Jose Padilla, a native born U.S. citizen, was detained on American soil as a declared enemy combatant for his alleged involvement in planning to launch an al-Qaeda radiological bomb attack within the United States. The Federal Government moved swiftly and decisively in the Padilla case, and his ultimate fate is yet to be determined. Yet there are many other known and suspected terrorists holding U.S. citizenship who were bestowed that high honor through naturalization by the very Federal Government that, in many cases, had information about their terrorism links even before they were naturalized.
Investigative reporter Lisa Myers revealed this incredible situation in a November 17 NBC News story. Myers? report identified how lack of communication among Federal agencies and mismanagement within various agencies allowed this to occur over many years. Among the causes was an Intelligence Community culture highly reluctant to share its information with law enforcement and regulatory agencies, particularly a notably ill-managed agency like the now-abolished Immigration and Naturalization Service. However, even when the INS had access to the information, as it did in many such cases wherein Special Agents of its Investigations Division participated with the FBI in counter-terrorism investigations, the convoluted structure and mismanagement of the agency all too often guaranteed that the information would not be appropriately utilized to block the naturalization process, notwithstanding the fact that procedures existed to allow for the delay of that process while the information was evaluated for possible declassification or to allow further non-classified investigative efforts against the suspect.
Effective March 1 of this year, the INS was appropriately decommissioned and its major functions divided among three new agencies within the Department of Homeland Security. The Investigations Division, the primary interior law enforcement arm of INS, became part of the Bureau of Immigration and Customs Enforcement (ICE). A Department of Homeland Security official stated on the November 17 NBC News report that old policies and procedures have been reviewed and changed and that such lapses would not happen again. Hopefully that is true.
It is interesting that the official did not address the many cases, likely at least in the hundreds, of those terrorist suspects who were improperly naturalized in the past who remain unmolested by the Federal Government. These are suspects who are by no means untouchable. With the passage of the USA PATRIOT ACT, the use of intelligence information for Federal criminal prosecution purposes is made easier. Interestingly, while most Federal criminal violations carry five-year statutes of limitation, those related to naturalization fraud and unlawful procurement of naturalization have ten-year statutes of limitation, therefore significantly extending the period of potential prosecution against such suspects. Additionally, 1996 changes to the Immigration and Nationality Act increased the potential penalties for naturalization crimes that are linked to international terrorism. Finally, even in cases where criminal prosecution may be deemed inappropriate, civil revocation of naturalization is a possibility, and when successful such action would render the suspect once again an alien subject to potential deportation proceedings.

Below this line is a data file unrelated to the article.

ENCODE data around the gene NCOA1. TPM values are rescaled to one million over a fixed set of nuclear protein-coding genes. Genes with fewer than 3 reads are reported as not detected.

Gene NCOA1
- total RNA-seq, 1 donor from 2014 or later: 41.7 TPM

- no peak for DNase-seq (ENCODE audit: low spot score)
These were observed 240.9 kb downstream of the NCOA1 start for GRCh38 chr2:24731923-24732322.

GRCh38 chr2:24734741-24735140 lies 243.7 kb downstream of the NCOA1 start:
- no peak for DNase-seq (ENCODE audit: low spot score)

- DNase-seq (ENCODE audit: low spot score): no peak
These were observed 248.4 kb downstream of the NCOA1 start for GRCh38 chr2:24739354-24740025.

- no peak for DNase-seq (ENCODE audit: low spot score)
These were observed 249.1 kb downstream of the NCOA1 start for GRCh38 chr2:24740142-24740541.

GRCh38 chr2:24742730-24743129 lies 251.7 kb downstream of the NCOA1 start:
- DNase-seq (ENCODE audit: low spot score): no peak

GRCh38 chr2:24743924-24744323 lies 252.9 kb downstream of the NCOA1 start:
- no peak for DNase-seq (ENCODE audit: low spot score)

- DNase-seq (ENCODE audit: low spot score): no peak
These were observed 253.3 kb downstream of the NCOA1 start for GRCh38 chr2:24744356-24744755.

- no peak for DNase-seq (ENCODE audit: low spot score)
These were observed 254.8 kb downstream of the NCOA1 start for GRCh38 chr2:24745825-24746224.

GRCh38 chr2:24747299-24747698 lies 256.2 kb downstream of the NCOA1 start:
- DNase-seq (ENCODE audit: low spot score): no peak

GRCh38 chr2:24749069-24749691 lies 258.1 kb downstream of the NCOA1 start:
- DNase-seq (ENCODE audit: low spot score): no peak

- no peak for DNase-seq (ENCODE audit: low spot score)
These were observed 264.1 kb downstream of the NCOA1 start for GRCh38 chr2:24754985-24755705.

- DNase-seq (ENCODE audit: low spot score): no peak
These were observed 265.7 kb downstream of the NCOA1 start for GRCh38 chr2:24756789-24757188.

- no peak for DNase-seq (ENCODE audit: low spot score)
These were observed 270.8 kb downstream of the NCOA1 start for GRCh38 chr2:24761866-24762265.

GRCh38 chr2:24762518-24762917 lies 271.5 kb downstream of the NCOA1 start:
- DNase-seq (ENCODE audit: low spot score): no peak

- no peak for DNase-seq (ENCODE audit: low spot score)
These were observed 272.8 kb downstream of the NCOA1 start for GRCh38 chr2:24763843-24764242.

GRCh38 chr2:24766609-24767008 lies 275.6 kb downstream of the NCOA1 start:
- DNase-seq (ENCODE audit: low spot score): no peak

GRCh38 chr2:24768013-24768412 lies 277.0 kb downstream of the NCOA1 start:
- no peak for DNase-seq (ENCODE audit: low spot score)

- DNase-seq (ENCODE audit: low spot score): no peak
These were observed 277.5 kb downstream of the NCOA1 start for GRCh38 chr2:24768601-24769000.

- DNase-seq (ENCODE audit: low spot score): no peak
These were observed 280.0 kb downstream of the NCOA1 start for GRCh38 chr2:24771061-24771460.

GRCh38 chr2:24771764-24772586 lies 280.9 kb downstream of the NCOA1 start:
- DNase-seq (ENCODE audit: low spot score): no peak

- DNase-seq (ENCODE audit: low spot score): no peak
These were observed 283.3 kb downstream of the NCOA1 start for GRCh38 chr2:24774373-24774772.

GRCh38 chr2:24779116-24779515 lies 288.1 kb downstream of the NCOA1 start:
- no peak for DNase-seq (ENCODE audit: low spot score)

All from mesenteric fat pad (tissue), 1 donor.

The necessary investigative and prosecution tools are readily available to the Federal Government to pursue this target population of criminal terrorist suspects. Given the circumstances surrounding how many of these suspects gained their citizenship, the aggressive pursuit of these cases by the newly created ICE, a Federal immigration investigative agency dedicated to homeland security as its top priority, would appear to be more than appropriate. The question is, do senior Federal law enforcement managers now have the will to launch the effort?
Bill West recently retired as the Chief of the National Security Section for the INS in Miami, Florida and is now a consultant for the Investigative Project, a Washington DC-based counterterrorism research institute.